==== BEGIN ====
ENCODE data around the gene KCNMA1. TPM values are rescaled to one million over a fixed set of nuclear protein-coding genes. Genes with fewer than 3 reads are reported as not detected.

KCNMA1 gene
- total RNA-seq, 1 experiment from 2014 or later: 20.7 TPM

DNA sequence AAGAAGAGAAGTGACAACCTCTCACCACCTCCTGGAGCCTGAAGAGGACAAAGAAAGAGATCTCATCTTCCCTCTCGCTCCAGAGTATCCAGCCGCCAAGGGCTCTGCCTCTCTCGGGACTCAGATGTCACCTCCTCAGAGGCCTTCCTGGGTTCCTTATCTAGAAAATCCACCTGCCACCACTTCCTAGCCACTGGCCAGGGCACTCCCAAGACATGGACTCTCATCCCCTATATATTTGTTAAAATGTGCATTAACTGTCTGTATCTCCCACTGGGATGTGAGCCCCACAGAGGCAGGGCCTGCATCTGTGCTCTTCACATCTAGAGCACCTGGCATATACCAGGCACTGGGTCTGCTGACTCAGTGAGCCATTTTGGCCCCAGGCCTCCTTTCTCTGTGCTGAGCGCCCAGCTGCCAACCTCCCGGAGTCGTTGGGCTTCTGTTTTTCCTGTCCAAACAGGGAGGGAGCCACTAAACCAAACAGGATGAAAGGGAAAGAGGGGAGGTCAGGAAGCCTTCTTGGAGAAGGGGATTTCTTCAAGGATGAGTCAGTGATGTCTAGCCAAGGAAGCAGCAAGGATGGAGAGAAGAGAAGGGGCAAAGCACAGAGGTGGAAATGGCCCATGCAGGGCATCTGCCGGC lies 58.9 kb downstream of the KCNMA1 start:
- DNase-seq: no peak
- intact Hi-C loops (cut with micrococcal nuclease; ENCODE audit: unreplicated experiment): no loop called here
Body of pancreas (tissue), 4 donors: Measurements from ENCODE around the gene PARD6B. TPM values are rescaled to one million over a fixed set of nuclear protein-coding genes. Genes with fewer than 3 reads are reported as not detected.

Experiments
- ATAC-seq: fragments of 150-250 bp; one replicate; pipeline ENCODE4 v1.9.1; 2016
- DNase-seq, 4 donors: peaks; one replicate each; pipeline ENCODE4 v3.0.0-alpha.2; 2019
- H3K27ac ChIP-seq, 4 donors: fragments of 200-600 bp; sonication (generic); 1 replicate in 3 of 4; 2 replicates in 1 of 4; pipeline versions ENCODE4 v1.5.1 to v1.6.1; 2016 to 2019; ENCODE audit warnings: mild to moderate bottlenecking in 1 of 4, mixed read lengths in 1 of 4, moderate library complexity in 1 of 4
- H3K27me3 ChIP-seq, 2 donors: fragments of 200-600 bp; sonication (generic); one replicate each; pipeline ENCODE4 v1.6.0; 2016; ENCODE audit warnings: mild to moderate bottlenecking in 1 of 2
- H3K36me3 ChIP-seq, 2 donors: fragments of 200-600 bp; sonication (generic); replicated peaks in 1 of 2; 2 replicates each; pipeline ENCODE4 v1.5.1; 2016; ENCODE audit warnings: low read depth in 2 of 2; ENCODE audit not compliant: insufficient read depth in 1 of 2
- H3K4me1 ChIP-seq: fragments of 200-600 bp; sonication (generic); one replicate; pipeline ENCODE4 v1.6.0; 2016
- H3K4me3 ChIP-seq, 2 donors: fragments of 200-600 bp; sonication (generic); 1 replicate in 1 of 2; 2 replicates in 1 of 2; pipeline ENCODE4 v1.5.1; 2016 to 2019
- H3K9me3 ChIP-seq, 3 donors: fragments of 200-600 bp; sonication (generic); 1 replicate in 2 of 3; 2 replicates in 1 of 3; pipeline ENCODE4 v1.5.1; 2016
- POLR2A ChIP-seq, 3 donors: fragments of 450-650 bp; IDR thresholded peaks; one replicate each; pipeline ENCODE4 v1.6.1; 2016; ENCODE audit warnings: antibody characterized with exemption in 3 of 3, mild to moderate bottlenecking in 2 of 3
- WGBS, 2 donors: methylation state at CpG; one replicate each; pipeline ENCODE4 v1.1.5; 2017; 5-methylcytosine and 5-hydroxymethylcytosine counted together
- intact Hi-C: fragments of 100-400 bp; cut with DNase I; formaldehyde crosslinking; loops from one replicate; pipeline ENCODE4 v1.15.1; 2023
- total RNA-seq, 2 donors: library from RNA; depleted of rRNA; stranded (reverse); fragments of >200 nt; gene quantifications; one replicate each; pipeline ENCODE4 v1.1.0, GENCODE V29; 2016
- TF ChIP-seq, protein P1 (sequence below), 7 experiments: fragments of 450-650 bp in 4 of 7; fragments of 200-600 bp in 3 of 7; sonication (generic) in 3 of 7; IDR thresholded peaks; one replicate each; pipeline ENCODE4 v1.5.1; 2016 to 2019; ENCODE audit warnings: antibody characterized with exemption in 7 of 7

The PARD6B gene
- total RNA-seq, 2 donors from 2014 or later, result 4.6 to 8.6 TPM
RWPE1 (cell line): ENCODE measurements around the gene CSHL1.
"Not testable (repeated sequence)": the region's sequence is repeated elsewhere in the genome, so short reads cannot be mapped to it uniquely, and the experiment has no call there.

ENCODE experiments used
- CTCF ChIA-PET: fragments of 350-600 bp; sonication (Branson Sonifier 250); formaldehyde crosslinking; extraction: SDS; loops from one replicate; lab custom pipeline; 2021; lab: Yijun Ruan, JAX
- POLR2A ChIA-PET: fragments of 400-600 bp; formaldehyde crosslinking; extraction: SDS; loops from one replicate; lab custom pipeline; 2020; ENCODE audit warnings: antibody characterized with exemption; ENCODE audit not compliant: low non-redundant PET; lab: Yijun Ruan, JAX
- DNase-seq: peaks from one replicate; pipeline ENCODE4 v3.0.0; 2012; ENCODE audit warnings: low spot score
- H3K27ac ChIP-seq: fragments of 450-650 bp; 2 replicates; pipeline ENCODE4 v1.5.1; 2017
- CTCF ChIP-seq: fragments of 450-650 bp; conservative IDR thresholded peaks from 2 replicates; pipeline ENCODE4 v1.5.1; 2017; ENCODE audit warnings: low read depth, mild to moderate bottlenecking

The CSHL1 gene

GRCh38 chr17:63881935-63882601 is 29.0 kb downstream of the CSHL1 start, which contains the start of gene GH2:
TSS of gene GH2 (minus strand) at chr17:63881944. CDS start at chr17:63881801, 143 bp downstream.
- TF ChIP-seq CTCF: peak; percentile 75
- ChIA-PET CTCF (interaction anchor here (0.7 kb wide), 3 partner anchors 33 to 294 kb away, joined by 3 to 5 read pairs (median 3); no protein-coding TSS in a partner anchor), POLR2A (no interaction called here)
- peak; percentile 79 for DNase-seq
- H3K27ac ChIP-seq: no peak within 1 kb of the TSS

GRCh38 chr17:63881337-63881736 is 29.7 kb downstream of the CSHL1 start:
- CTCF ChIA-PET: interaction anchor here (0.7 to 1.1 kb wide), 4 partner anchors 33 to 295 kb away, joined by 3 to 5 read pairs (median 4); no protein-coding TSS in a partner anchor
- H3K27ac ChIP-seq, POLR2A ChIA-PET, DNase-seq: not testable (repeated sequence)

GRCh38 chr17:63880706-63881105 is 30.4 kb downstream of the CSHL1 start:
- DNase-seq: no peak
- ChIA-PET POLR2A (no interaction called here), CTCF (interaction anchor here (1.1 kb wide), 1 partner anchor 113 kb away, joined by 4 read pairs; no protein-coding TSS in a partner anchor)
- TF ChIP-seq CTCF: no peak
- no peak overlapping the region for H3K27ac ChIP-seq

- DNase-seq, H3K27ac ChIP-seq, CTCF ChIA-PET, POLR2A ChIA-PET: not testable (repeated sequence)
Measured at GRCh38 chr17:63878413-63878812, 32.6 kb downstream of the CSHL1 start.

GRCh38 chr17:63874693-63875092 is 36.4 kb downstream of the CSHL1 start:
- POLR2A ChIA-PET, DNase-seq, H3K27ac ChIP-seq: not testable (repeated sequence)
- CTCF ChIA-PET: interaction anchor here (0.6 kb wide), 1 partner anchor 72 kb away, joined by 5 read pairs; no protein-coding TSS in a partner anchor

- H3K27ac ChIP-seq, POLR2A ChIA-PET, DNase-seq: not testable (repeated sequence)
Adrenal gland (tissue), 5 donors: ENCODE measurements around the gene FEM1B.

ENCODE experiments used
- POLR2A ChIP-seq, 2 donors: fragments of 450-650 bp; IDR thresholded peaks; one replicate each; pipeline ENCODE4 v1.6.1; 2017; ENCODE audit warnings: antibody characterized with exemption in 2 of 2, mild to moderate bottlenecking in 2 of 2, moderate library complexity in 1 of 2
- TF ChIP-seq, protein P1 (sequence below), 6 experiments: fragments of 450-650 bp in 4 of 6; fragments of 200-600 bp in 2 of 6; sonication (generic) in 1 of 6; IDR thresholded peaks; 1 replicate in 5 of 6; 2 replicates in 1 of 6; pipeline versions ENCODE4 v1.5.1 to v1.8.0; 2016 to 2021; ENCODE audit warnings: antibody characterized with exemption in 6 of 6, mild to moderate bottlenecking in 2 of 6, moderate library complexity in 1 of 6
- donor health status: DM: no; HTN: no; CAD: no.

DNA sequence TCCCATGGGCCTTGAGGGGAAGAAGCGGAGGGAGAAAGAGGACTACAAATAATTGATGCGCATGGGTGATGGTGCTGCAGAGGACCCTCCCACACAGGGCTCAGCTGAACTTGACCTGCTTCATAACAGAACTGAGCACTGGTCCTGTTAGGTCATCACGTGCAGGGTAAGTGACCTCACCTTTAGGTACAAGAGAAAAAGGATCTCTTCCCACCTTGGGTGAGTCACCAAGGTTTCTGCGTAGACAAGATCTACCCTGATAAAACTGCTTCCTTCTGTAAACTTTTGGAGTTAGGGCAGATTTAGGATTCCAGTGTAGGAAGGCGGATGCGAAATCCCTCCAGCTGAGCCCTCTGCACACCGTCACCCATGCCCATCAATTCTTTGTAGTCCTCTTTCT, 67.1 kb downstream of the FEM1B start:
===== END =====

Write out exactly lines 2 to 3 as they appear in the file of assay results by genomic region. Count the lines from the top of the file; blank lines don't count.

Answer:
KCNMA1 gene
- total RNA-seq, 1 experiment from 2014 or later: 20.7 TPM